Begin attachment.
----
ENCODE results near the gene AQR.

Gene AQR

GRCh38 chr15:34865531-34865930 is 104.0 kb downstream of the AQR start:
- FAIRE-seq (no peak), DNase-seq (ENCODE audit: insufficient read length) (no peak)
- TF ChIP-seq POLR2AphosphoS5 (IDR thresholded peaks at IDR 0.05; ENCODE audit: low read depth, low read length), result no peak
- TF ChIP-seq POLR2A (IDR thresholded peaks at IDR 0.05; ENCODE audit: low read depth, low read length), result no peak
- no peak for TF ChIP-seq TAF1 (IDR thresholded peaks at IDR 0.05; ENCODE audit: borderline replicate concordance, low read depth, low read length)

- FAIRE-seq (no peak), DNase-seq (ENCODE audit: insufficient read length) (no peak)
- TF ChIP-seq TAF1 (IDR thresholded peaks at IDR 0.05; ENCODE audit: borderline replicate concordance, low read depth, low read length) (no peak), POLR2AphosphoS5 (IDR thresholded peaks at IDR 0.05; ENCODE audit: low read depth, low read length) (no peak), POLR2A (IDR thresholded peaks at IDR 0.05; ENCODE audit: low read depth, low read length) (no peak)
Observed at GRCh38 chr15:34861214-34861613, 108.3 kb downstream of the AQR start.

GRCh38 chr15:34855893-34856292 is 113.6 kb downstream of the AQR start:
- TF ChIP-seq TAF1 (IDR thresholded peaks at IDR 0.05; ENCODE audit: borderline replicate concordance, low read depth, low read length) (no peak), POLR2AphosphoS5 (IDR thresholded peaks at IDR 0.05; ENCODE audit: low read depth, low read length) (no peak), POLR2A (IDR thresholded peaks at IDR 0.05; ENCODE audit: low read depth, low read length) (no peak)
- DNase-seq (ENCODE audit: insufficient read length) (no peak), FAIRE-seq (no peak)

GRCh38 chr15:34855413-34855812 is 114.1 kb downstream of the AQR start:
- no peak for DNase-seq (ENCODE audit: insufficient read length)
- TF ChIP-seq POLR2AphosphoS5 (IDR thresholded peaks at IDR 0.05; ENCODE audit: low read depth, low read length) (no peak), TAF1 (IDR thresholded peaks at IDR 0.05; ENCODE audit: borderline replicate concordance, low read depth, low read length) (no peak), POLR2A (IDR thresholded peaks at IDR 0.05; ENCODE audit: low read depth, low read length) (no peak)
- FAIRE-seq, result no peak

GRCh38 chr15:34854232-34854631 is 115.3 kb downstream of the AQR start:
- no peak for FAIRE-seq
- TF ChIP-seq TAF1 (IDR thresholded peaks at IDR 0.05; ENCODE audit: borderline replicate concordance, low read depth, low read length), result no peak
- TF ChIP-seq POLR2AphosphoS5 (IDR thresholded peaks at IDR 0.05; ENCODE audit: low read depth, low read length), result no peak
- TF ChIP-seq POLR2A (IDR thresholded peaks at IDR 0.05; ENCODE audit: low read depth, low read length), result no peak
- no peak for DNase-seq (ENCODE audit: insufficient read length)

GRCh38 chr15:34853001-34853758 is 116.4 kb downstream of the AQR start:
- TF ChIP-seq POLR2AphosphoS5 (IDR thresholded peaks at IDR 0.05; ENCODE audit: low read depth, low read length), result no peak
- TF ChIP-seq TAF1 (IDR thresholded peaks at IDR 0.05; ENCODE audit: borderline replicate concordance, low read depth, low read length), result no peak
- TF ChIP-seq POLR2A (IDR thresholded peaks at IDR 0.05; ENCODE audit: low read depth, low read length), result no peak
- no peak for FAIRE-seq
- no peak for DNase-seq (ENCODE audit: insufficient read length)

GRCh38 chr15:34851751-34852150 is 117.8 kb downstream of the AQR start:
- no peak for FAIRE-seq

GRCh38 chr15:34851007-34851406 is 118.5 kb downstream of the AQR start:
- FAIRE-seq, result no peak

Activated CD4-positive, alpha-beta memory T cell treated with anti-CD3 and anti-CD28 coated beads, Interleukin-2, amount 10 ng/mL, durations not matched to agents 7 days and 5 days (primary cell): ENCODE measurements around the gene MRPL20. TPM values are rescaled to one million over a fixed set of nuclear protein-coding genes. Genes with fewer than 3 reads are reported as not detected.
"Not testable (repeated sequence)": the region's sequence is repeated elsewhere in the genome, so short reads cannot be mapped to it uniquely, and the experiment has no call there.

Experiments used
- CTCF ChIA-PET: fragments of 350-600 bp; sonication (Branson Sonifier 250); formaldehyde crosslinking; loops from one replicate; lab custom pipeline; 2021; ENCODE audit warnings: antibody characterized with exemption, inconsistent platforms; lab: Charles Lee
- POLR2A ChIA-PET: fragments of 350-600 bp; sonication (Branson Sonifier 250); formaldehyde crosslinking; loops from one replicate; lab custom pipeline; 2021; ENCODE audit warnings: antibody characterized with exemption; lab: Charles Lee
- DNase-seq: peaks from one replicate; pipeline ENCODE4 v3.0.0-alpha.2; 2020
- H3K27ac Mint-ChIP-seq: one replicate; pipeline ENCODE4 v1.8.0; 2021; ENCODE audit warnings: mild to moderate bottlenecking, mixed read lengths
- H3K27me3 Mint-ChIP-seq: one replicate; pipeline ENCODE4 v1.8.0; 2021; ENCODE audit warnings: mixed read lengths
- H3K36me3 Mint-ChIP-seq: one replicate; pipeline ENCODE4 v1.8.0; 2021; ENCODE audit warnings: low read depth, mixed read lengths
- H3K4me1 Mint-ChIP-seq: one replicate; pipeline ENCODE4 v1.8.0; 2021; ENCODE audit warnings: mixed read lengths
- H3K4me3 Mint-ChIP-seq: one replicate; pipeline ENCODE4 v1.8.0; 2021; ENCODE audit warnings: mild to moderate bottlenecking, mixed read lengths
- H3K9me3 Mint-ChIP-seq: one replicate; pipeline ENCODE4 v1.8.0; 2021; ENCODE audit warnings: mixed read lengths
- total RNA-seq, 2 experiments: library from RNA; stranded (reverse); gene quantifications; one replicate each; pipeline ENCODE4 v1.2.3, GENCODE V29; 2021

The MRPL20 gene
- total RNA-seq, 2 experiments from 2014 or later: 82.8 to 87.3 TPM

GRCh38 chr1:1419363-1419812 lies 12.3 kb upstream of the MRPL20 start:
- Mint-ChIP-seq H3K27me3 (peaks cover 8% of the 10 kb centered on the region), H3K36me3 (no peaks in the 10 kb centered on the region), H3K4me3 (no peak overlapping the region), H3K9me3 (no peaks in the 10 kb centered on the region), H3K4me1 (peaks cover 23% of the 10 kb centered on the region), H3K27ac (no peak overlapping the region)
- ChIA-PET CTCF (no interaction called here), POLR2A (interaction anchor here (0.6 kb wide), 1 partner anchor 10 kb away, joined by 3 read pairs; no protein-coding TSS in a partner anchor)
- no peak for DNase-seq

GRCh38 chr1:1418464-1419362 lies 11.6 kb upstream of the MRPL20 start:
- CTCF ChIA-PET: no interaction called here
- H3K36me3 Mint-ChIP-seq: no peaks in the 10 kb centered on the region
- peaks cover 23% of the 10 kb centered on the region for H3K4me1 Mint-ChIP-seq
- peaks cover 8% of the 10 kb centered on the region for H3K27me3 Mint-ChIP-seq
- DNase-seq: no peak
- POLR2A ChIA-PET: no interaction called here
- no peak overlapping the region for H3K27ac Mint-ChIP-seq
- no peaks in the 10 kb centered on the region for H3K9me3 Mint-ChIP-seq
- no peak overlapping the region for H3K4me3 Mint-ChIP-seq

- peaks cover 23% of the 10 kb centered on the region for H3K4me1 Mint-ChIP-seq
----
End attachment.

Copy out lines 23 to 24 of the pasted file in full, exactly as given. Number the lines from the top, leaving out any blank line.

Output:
- no peak for DNase-seq (ENCODE audit: insufficient read length)

GRCh38 chr15:34853001-34853758 is 116.4 kb downstream of the AQR start: